Marion County Superintendent Says Crackdown On Parents Yielded High Attendance

Judge Moon May Begin Enforcing Truancy Laws Here

Wednesday, August 13, 2008

Marion County School Supt. Mark Griffith said a crackdown on parents whose children were repeatedly absent from school has led to high attendance marks in his school district.

"The day after a judge put two parents in jail we probably had the highest attendance in Marion County history," he said.

And in Hamilton County, General Sessions Court Judge Bob Moon said truancy laws need to be enforced here.

He said, "Dr. Scales and school board members should be well versed with Tennessee laws mandating specific requirements of them and other school officials when parents and guardians fail to compel their children's class attendance."

Judge Moon said, "Conceivably, a parent whose child has missed 21 days of unexcused absences could face 21 consecutive 30-day sentences in jail.

"Educating a child is serious business; some parents need to understand this and get their children in school. The law has been on the books since 1947. Up until now, most parents have been responsible parents and enforcement of the statute was unnecessary. Lazy, drug addicted and neglectful parents have given the statute new life and necessary enforcement. Kids in the first through the 9th grade should be the focus. That is the age when parents should have the most ability in controlling their kids. Obviously, when kids reach high school compulsory attendance is more problematical."

Mr. Griffith said Marion County previously was falling below No Child Left Behind standards on truancy, but he began working closely with Judges Jay Blevins and Mark Raines after taking office last July.

He said the school system also used $657,000 in new BEP money to boost its attendance program, including hiring attendance coordinators for each of the nine schools.

He said the coordinators check with parents when students are absent or tardy. He said after several absences, the parents go before a truancy board that includes officials from the schools, from social services and from Juvenile Court.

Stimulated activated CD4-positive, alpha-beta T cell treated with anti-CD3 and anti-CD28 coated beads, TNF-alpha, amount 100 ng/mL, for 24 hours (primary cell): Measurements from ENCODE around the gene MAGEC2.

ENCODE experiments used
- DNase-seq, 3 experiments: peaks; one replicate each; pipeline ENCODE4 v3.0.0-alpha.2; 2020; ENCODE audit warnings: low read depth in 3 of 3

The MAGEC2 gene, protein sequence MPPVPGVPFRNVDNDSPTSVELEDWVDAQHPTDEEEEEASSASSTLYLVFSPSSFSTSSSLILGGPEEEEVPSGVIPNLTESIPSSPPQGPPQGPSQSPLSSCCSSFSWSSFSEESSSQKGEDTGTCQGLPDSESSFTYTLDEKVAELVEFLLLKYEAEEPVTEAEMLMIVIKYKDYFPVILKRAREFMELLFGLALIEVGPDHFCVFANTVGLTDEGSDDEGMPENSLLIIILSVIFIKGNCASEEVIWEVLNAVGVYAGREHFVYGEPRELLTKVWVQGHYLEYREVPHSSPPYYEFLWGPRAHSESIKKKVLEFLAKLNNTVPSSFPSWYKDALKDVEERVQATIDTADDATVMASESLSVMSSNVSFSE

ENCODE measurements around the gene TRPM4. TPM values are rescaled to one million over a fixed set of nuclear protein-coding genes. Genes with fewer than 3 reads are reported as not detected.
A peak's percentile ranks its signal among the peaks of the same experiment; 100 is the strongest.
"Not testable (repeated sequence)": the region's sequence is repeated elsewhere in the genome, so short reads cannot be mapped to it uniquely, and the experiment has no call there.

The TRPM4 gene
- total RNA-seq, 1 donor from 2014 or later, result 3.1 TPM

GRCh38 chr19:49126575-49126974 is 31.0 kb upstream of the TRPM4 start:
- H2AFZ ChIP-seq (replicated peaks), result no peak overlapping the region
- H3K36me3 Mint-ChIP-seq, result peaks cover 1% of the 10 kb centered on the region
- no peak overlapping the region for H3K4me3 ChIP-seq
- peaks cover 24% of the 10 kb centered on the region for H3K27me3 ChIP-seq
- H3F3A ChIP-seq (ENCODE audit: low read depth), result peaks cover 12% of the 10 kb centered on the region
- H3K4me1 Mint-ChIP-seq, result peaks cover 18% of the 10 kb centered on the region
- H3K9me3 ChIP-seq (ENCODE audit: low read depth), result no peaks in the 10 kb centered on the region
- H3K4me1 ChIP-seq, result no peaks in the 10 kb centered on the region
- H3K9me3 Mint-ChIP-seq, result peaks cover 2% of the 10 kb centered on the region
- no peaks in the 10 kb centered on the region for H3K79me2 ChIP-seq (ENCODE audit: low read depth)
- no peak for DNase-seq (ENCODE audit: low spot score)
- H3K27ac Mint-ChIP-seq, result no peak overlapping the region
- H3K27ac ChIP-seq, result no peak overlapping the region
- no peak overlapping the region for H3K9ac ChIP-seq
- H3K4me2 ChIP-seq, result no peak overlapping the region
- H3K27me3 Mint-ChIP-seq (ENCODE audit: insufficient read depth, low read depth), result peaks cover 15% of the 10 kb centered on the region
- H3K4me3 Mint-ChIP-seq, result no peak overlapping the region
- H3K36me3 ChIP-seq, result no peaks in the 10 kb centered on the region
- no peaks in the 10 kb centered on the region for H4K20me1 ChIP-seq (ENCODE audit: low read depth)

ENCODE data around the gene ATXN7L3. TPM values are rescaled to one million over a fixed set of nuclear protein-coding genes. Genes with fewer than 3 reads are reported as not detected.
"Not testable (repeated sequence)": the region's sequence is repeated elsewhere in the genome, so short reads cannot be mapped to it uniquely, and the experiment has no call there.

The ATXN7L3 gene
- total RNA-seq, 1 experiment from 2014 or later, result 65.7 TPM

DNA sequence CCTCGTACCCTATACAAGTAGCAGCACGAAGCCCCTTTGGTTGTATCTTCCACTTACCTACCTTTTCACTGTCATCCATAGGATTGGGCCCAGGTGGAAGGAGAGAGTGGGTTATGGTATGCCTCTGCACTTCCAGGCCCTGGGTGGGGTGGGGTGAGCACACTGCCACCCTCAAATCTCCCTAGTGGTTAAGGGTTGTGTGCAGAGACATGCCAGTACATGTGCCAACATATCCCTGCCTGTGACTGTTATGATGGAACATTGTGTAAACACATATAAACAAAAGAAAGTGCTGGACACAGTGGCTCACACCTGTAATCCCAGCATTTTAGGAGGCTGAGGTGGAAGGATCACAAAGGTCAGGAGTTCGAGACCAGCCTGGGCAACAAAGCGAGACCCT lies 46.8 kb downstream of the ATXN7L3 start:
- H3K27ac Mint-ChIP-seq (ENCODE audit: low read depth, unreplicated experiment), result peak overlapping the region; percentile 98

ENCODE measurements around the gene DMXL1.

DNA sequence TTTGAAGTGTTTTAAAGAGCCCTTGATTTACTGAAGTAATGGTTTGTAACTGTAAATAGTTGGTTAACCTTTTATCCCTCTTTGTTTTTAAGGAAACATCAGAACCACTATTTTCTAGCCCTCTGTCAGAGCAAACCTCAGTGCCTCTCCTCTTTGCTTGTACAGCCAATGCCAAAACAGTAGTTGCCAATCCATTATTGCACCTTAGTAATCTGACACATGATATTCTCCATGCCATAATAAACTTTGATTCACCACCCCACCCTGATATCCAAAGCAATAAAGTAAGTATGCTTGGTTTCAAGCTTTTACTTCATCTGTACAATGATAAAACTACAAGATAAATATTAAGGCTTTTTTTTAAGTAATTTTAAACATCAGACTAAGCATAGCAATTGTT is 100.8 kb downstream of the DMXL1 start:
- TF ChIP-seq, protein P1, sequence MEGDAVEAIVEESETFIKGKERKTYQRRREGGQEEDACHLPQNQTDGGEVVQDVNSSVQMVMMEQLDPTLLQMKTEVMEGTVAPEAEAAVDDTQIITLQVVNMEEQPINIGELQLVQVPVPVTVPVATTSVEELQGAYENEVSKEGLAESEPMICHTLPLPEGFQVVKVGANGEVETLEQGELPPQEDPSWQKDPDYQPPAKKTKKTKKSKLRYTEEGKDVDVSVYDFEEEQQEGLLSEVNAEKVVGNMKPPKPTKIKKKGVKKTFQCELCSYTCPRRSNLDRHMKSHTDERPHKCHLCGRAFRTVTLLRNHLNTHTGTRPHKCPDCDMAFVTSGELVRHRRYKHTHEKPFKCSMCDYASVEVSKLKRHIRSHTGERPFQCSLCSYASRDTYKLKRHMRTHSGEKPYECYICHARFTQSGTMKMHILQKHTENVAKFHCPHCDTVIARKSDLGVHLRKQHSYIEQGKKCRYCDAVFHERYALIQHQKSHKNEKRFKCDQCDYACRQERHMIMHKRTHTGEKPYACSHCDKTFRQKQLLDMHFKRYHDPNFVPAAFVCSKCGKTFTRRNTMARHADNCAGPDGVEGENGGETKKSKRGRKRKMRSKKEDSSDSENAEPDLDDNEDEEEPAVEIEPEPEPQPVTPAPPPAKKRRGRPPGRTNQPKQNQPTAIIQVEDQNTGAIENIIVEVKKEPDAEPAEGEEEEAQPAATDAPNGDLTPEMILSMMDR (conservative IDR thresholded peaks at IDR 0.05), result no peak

Mr. Griffith said if that does not work, then parents can be cited to court and, in extreme cases, can be jailed. He said that happened in two cases, prompting the much-higher attendance.

He said Marion County's attendance was at 88-92 percent and now all schools are at the 93 percent required mark or above.

Mr. Griffith said, "The actions taken by the judges certainly got our parents' attention. That's good because, if the kids are not in school, then we can't educate them."

Judge Moon said, "T.C.A. 49-6-3007 states: It is the duty of the principal or teacher of every public, private or parochial school to report promptly to the director of schools,or the director's representative, the names of all children who have withdrawn from school, or who have been absent five (5) days (this means an aggregate of five (5) days during the school year and not necessarily five (5) consecutive days) without adequate excuse. Each successive accumulation of five (5) unexcused absences by a student shall also be reported.

"The statute also mandates that the director of schools shall serve notice to the parent or guardian of the the absences and continue to send notices after 'the accumulation of five unexcused absences.'

"After three days of notice to the parents or guardian if the such parent or guardian fails to comply and have their child in attendance, the statute requires the director of schools in the name of the local school system to report the facts to the sheriff, constable, city police officer, district attorney general or the foreman of the grand jury. At that point, the criminal process should begin against the parent or guardian by means of indictment, arrest warrant or summons.

"The penalty imposed against a failing parent is a maximum term of thirty days in jail and a fine of up to fifty dollars.

"Section 49-6-3009 states: Each days' unlawful absence constitutes a separate offense."

Judge Moon said a financial incentive to enforce the truancy laws against negligent parents, T.C.A. is that T.C.A. 49-6-3011 states: "All moneys collected as fines for violations of this part shall be placed in the public school fund of the local school system in which such child resides."


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